The European Union has a long road to travel if it is to meet the stretching goals set out in the Paris Agreement on Climate Change – and legislative changes, many of them targeting the financial sector, are clearly going to feature heavily in its action plan. In that regard, an important step forward was taken last week, when the European Commission unveiled its latest proposals for asset managers, and these proposals will have important consequences for the private equity sector.
The EU has undertaken that, by 2030, it will reduce greenhouse gas emissions by at least 40% compared to 1990 levels, ensure that renewable energy sources contribute at least 27% of Europe’s energy consumption, and reduce energy consumption by 30%. Investors will be significantly affected by the steps that will be needed to tackle these challenges: they will create many lucrative investment opportunities, while threatening the value of many traditional businesses. At the same time, the Commission clearly sees financial intermediaries as an engine for change, and it is determined to make sure that they play their part.
Last week’s concrete proposals for European-wide rules follow publication of a report earlier this year by the High Level Expert Group appointed by the Commission, and an Action Plan published in March. Most significantly for private fund managers is a proposed requirement to publish (publicly, as well as to investors) information about how sustainability risks are taken into account; what impact they are expected to have; and how they are reflected in the firm’s remuneration structures. It is also suggested that the MiFID II rules should be amended to require portfolio managers and investment advisers to take clients’ ESG preferences into consideration when picking or recommending investments.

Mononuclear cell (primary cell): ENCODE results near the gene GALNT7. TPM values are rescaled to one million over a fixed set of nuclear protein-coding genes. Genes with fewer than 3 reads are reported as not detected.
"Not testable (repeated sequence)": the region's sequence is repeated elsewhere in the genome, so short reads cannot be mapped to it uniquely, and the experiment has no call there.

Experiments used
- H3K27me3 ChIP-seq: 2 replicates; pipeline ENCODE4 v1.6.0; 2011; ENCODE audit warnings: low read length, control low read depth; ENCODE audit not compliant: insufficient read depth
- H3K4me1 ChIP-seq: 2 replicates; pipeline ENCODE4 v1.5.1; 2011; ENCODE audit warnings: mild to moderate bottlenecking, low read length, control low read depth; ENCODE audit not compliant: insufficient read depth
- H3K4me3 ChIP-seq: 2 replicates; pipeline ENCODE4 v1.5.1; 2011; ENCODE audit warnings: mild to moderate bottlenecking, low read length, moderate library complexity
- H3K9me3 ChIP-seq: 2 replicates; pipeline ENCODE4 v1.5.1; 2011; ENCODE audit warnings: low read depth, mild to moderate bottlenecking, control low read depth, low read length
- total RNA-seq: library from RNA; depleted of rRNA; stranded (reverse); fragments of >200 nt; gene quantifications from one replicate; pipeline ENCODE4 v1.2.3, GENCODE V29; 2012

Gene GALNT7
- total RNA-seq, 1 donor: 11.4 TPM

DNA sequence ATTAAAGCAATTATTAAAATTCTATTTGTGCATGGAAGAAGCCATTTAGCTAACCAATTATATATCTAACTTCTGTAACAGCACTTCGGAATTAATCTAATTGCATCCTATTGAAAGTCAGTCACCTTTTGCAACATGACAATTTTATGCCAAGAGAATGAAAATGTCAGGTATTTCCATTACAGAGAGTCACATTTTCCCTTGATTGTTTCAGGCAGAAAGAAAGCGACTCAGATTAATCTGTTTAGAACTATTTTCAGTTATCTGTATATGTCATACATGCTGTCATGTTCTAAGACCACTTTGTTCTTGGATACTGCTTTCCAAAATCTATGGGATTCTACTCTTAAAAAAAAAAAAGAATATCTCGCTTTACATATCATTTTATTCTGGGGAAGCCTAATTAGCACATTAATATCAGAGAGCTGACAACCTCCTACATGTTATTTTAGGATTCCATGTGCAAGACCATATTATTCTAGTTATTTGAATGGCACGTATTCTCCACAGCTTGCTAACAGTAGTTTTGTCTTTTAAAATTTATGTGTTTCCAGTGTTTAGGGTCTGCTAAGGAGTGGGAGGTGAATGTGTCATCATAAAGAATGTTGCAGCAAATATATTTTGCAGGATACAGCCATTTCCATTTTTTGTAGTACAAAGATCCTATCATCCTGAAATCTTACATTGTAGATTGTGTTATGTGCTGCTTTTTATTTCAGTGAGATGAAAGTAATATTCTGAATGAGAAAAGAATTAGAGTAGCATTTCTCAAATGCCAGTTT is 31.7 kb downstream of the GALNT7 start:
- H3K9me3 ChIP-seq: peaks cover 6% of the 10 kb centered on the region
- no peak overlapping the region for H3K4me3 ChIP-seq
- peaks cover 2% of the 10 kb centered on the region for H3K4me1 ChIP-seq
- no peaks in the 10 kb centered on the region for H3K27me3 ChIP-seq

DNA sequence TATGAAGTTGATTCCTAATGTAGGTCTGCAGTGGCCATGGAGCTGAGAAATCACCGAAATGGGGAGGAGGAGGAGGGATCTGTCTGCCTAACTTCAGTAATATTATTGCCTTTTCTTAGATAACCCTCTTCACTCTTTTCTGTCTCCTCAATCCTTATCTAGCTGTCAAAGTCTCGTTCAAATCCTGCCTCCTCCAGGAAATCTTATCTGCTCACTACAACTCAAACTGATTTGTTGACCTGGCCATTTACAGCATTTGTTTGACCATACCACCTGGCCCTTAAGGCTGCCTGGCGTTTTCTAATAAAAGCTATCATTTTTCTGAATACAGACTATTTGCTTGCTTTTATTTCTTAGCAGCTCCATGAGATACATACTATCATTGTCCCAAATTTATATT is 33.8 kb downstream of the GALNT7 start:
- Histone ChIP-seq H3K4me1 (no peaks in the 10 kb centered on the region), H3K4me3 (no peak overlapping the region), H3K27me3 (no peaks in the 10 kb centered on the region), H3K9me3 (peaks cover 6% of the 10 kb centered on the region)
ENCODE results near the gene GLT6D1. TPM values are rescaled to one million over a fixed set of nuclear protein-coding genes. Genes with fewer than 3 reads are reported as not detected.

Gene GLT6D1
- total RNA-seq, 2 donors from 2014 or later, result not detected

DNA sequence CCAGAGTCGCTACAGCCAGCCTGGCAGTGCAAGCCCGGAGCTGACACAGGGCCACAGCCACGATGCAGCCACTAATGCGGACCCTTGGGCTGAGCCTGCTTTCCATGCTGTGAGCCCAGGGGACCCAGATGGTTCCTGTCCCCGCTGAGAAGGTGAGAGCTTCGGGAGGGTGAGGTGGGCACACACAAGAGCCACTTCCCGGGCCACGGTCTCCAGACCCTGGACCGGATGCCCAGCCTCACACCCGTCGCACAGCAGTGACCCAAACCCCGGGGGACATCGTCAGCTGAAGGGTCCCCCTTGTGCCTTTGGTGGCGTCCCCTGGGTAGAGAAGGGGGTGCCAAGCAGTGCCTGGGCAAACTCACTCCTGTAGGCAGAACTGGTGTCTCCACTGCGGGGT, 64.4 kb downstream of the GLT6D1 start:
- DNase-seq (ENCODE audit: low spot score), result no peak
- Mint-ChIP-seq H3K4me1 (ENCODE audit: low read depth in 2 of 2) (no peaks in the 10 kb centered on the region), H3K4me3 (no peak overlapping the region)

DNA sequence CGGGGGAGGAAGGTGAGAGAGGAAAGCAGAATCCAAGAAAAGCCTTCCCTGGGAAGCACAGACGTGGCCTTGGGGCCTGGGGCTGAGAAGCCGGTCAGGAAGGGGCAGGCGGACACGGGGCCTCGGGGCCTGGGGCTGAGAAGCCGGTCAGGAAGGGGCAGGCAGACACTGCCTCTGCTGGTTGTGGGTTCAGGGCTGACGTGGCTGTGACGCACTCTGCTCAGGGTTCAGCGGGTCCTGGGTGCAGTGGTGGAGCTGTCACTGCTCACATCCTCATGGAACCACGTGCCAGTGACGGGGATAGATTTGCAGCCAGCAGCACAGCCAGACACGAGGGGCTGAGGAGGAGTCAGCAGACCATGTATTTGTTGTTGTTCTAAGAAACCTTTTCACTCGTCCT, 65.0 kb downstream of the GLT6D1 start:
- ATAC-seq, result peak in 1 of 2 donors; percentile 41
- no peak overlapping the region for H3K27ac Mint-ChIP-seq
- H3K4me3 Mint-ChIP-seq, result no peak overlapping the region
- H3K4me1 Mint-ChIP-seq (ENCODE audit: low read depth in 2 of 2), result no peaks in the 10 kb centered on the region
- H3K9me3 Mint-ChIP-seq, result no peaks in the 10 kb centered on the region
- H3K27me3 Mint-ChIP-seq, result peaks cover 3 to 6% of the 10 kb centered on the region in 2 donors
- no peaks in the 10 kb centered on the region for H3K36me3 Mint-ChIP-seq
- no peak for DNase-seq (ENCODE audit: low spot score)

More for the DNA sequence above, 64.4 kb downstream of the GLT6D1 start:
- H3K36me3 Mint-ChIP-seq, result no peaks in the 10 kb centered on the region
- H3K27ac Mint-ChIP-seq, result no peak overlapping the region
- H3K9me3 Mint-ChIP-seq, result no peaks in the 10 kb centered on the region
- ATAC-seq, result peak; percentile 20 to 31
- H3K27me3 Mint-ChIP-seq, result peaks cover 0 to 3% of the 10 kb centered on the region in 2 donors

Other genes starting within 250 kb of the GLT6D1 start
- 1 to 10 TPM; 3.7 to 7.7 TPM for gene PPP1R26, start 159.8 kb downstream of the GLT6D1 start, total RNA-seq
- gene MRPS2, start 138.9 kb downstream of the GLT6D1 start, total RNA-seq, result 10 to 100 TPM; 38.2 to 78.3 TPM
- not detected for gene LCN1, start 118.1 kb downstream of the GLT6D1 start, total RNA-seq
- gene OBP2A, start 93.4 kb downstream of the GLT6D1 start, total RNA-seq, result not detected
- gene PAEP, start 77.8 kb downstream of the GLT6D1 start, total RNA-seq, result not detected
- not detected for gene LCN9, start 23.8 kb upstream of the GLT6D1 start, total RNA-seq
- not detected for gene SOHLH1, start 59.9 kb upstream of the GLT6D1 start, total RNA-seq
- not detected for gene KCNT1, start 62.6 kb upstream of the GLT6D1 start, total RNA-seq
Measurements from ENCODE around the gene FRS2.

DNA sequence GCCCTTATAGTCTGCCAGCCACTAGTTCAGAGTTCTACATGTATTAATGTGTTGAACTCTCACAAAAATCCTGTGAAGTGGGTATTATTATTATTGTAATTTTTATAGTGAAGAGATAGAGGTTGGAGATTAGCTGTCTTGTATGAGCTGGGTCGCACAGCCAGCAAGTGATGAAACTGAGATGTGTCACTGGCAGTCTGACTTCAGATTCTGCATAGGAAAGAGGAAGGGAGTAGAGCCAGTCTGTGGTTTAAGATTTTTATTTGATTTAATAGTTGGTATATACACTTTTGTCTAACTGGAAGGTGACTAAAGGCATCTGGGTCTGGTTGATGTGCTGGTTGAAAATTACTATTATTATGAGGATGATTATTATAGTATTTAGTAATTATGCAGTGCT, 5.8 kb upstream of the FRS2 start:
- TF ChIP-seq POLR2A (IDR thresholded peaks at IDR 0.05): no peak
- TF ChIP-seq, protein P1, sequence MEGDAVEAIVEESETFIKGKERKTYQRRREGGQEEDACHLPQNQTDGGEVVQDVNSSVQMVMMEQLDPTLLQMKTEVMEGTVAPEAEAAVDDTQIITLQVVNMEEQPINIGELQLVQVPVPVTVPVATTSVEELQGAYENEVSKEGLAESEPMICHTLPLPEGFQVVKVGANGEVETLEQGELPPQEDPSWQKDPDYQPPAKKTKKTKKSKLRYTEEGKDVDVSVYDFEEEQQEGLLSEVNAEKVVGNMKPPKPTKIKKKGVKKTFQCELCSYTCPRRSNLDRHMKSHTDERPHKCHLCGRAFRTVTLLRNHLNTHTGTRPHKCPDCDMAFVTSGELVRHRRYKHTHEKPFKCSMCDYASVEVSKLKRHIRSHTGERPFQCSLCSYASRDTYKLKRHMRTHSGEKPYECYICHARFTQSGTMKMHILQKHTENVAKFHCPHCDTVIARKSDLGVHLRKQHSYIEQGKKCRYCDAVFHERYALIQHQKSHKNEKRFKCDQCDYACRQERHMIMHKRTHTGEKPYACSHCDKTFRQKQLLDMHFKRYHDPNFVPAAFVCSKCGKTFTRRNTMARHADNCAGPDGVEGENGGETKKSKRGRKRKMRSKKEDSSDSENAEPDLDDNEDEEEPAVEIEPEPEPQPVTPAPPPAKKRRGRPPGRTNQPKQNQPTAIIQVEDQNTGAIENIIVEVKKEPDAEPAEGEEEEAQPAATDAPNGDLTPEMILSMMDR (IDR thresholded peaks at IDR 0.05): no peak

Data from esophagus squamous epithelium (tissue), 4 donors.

Alongside this, the Commission will require asset managers who market financial products as ecologically “sustainable” to disclose in advance and then to report on a consistent basis how those objectives are being achieved. It will also develop a taxonomy – or classification system – to determine whether an economic activity is environmentally sustainable. This taxonomy might, in the future, form the basis for labels for sustainable financial products, and these products are very likely to benefit from preferential regulatory rules. It would also mean that managers marketing in the EU under a “green” label would not have to navigate different national labelling rules.
In Europe, most people accept that material ESG (“environmental, social and governance”) factors should be taken into account by asset managers when making investment decisions. That is simply part of their fiduciary duty to maximise value for beneficiaries. The Commission is clearly determined to emphasise that fact. But it also wants to make clear that – at least as regards climate change and other environmental issues – future legislative and social change will ensure that such considerations are indeed material, and will have an impact on value. Failure to incorporate environmental factors into investment decision-making may not just be a breach of fiduciary duty, but will, in future, also constitute a breach of a regulatory duty. And it is anticipated that such a duty will apply to private equity and venture capital fund managers, as well as to many of their European pension fund and insurance company investors – so the impact will be both direct and indirect, and will extend to managers outside the EU hoping to attract European investors into their funds.
Many institutional investors are already demanding that their service-providers demonstrate an enlightened approach to responsible investment, and many private equity fund managers are delivering on that requirement. For them, these proposals will not represent a step-change. For others, there may still be some work to do.